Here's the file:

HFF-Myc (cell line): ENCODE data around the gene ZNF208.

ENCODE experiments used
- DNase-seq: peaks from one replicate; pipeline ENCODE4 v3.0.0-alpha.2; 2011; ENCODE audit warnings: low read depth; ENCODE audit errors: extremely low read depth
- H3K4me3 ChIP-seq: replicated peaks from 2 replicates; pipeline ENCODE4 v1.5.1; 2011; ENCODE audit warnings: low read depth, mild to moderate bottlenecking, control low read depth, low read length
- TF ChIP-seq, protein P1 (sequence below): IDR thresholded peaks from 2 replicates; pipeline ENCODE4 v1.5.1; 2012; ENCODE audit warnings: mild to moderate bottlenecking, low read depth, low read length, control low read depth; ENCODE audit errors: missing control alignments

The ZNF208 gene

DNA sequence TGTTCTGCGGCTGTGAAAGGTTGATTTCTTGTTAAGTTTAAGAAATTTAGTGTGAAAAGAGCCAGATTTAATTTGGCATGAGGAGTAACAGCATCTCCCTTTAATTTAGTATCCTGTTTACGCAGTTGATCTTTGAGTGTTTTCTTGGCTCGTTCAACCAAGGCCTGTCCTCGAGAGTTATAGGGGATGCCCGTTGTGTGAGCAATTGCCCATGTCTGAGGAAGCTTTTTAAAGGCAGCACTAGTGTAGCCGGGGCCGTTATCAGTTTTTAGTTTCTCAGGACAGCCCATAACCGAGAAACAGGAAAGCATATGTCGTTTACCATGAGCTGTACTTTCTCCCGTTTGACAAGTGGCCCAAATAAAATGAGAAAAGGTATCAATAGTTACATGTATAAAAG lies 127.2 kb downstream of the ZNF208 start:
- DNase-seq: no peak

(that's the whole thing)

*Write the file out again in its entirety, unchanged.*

HFF-Myc (cell line): ENCODE data around the gene ZNF208.

ENCODE experiments used
- DNase-seq: peaks from one replicate; pipeline ENCODE4 v3.0.0-alpha.2; 2011; ENCODE audit warnings: low read depth; ENCODE audit errors: extremely low read depth
- H3K4me3 ChIP-seq: replicated peaks from 2 replicates; pipeline ENCODE4 v1.5.1; 2011; ENCODE audit warnings: low read depth, mild to moderate bottlenecking, control low read depth, low read length
- TF ChIP-seq, protein P1 (sequence below): IDR thresholded peaks from 2 replicates; pipeline ENCODE4 v1.5.1; 2012; ENCODE audit warnings: mild to moderate bottlenecking, low read depth, low read length, control low read depth; ENCODE audit errors: missing control alignments

The ZNF208 gene

DNA sequence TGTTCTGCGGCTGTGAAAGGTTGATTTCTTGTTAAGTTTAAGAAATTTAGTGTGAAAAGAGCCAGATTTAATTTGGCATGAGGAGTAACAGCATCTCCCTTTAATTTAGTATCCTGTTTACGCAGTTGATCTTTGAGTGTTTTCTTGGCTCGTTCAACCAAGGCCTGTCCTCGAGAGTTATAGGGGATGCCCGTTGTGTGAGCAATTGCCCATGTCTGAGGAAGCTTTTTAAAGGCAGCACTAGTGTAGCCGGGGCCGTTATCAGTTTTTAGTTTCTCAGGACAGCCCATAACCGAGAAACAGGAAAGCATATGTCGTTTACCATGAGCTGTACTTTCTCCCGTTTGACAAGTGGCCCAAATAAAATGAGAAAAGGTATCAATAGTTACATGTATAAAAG lies 127.2 kb downstream of the ZNF208 start:
- DNase-seq: no peak